« on: November 10, 2012, 01:21:50 pm »
There are many ways to wash a bicycle. If you Google "washing a bicycle", you'll find different options. Personally, I get a bucket of soapy water and a rag and wash it like you'd wash a car. I use an old toothbrush to clean the dirtiest and hard-to-reach parts, such as the chain, gears, jockey wheels and derailleurs. I use Simple Green as the cleaner, but you can use almost any detergent. I rinse the bike off with a hose without a spray attachment.

You could use 3-in-1, but I'd recommend visiting a bike shop and picking up a bottle of lube specific for bicycle chains. If you're a cheapskate, you can make your own out of a mixture of motor oil and mineral spirits--Google will help there too. I don't recommend starting a discussion of lubes, as such discussions always go on forever and everybody recommends something different.

You might consider cheap furniture polish (e.g., a "Pledge" knock-off for about $1 a can) to shine up the tubes.

988
International / Re: Bicycling in Cuba
« on: November 04, 2012, 09:32:01 pm »
Are you a U.S. citizen? If so, it's not legal without a license from the state department. Sometimes you can get away with it without a license, but you risk a fine of thousands of dollars. It is unlikely that you will be able to get a license.

If you are not a U.S. citizen, you can Google for "Cuba Bicycle Tours".

989
General Discussion / Re: Advice needed!!!
« on: October 31, 2012, 10:01:07 pm »
This isn't as daunting as you might think. The ACA maps lay things out pretty well for you. Be sure to go over to crazyguyonabike.com and read a few TransAm journals so you can see how other people have dealt with the challenges. It will also give you confidence.

You say you have no experience. Well clearly you have some experience--you haven't gotten all the way through high school with no experience. If you have some camping experience, that will help. If not, I suggest you get some before your trip. Be sure to take at least one overnight trip before the TransAm to make sure you've got what you need and can carry it comfortably on your bike. Try to also take a three or four day trip if you can.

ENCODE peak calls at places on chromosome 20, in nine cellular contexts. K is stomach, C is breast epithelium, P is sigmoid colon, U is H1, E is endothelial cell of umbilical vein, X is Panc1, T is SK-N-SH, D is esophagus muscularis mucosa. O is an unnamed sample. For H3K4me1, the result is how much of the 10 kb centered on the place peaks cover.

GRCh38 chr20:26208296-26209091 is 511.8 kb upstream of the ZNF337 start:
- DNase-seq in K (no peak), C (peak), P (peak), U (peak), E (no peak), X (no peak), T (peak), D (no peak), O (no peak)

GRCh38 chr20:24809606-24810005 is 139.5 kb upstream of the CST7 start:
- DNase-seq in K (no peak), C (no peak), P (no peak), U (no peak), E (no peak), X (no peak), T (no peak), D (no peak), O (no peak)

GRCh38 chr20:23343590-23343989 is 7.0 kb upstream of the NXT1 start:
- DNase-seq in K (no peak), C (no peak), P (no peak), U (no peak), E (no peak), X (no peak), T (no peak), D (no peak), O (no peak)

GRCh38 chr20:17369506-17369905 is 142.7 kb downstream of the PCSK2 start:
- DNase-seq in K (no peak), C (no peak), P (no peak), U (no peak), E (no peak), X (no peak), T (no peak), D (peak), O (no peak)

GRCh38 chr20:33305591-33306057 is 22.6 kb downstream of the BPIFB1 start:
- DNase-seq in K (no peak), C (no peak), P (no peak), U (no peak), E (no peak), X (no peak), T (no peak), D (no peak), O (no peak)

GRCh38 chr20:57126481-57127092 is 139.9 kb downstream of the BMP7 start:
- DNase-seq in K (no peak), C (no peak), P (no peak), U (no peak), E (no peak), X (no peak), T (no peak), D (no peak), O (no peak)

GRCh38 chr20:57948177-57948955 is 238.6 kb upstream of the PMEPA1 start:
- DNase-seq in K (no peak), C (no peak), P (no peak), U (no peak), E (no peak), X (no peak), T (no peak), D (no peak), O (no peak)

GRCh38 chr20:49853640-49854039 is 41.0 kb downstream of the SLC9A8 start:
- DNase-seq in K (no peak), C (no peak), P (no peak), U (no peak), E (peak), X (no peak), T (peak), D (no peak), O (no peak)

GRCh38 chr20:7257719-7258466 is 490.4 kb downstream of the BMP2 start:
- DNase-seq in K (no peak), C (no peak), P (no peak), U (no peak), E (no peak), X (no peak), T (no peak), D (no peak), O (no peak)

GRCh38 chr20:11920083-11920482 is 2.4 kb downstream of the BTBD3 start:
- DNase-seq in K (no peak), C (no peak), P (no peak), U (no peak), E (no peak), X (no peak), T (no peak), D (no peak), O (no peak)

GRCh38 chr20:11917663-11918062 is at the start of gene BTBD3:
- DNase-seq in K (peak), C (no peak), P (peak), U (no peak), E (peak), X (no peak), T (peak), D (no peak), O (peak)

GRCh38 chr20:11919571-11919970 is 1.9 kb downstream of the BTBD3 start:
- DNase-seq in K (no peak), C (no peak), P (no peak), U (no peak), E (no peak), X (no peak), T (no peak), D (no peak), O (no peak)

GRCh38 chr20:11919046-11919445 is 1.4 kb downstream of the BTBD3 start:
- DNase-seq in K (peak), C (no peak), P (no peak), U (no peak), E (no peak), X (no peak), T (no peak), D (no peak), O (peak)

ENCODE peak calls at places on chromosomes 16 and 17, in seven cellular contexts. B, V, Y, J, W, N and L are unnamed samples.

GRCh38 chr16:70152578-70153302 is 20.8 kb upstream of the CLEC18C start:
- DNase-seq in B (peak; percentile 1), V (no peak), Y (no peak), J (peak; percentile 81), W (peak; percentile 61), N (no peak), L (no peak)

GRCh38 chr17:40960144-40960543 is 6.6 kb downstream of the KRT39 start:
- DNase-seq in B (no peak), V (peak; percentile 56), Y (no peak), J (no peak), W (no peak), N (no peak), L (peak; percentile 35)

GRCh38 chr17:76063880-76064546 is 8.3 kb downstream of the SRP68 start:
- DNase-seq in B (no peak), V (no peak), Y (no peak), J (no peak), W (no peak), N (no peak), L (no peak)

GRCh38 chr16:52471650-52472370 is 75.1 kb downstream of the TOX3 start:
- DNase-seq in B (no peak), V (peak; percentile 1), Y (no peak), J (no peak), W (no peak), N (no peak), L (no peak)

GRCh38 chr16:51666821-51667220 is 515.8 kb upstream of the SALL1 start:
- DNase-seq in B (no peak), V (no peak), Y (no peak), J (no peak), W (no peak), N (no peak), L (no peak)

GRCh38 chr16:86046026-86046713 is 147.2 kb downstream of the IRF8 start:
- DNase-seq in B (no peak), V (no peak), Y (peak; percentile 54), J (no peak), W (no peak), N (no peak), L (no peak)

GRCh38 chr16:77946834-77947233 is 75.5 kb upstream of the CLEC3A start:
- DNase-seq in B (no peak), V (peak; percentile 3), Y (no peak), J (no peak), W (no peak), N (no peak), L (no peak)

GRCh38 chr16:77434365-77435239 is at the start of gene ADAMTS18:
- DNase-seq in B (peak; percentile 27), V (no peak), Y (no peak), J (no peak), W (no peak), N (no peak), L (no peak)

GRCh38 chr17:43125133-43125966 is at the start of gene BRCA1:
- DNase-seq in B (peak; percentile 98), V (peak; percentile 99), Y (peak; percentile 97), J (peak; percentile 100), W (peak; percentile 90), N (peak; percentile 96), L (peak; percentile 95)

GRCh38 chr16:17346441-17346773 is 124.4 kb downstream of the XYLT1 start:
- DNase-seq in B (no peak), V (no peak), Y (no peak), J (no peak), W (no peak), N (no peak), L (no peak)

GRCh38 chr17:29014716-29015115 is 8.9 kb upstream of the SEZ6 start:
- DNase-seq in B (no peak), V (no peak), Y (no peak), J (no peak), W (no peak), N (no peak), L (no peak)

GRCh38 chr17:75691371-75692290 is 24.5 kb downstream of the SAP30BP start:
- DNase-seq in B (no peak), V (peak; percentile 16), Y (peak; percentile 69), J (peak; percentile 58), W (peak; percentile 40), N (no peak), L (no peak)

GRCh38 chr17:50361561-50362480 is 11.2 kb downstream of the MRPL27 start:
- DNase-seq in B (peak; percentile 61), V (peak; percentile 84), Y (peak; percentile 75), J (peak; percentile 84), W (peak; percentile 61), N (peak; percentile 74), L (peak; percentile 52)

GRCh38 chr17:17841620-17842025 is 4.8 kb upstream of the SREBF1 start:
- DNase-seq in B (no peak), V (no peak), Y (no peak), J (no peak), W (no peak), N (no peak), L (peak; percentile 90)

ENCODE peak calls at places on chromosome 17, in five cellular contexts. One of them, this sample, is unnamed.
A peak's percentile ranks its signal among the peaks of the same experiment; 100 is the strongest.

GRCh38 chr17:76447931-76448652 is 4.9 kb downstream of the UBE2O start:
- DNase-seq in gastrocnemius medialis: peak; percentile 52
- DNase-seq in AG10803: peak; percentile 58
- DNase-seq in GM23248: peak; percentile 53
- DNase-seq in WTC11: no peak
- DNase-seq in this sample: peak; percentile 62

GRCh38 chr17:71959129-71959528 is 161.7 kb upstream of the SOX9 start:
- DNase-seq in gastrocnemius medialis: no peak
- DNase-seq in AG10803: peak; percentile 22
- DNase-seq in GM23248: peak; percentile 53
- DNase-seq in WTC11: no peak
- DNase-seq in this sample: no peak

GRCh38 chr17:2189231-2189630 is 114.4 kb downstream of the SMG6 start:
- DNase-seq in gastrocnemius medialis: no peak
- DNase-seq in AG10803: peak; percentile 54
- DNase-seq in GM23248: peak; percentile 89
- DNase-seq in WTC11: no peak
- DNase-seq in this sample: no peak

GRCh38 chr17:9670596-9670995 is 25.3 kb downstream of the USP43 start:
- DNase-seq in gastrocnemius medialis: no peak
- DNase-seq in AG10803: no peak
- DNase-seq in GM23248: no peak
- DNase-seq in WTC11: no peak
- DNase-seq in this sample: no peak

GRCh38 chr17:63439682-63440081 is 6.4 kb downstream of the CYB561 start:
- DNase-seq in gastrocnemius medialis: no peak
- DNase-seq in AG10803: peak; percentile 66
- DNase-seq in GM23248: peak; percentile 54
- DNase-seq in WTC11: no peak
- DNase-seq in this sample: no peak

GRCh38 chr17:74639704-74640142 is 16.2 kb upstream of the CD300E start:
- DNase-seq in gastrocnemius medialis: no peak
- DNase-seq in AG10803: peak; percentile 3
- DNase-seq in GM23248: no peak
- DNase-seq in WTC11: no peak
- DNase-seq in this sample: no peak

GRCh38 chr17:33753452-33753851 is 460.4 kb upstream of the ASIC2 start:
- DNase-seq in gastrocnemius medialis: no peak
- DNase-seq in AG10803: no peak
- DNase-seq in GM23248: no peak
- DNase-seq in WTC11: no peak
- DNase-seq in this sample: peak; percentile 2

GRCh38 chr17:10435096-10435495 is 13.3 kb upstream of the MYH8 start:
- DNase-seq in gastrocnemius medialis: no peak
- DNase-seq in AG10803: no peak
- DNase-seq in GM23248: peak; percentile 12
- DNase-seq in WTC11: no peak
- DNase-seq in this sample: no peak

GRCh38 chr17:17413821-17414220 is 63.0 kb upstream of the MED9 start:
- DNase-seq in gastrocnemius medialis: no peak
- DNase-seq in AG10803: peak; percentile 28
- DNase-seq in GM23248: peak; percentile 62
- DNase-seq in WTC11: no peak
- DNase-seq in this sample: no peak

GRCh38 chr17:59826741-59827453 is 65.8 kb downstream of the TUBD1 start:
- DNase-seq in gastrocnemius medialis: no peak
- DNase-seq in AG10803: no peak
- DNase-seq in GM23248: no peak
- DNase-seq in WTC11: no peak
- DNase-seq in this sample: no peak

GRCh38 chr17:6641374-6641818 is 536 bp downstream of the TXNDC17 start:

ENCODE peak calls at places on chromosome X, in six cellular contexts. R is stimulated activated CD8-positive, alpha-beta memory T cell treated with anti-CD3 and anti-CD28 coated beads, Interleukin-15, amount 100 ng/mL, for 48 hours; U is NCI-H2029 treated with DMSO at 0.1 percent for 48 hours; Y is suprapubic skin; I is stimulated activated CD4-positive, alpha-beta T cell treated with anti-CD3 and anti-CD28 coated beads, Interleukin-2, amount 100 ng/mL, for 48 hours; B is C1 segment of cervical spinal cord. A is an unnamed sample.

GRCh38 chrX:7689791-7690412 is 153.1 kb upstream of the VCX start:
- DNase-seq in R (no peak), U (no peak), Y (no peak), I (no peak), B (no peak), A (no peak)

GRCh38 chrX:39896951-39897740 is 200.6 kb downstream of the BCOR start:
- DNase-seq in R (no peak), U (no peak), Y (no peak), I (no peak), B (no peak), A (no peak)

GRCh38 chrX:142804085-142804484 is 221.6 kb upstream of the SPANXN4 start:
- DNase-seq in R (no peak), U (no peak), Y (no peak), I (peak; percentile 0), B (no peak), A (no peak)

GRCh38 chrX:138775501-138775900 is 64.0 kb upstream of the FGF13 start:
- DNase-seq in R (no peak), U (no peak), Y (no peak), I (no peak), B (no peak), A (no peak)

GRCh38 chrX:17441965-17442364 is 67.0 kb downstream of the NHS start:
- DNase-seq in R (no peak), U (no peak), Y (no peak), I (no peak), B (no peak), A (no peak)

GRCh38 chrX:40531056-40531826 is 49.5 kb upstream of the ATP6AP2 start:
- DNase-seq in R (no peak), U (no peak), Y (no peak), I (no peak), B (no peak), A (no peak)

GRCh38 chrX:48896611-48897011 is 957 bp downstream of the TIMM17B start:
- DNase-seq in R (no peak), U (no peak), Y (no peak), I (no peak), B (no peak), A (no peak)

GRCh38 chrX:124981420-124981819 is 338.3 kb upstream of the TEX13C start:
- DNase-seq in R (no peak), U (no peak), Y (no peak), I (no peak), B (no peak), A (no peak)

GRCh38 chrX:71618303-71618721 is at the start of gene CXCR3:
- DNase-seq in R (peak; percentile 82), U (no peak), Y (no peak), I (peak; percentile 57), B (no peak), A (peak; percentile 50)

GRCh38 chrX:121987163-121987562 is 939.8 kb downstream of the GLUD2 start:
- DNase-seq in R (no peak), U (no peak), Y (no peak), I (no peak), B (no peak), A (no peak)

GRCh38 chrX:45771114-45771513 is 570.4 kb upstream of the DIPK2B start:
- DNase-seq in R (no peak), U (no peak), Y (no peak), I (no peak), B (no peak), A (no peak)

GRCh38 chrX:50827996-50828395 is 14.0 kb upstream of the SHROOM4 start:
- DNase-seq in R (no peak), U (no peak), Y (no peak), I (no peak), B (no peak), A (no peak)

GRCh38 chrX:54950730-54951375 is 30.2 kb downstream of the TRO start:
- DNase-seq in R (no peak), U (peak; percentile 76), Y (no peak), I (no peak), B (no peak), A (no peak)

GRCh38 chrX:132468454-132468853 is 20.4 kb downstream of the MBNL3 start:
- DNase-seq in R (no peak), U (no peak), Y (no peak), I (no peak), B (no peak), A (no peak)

Running out of water isn't too much of a problem. In the East, there are plenty of opportunities to get water. Take at least two water bottles each (three would be better), and refill whenever one of them gets empty. There are a few places in the West where a bit more precautions are in order. The ACA maps clearly tell you where these places are. Just stop and buy a couple of bottles of Gatorade and/or water to get you over these spots.

2% of first-time bicycle tourists underpack, 10% pack just right, and 88% overpack. Don't worry too much about underpacking. Read some of the equipment lists over at crazyguyonabike.com and here on this site to get ideas.

You will need to occasionally be resourceful, but that's part of the fun. You can handle most difficulties with a credit card and a cell phone. And there are a lot of really nice people out there who will help you with everything else.

Starting with a bicycle in tip-top shape isn't absolute necessary, but it will help avoid a lot of problems.

990
General Discussion / Re: Tales of Calamity and Woe
« on: October 31, 2012, 09:45:23 am »
I've been pretty lucky. Worst was a cracked rim, which I discovered in a town with bike shop that could build me a new wheel. Second worst was when I had to ride on a failing bottom bracket for a week before I got somewhere that could replace it. Neither one affected my progress.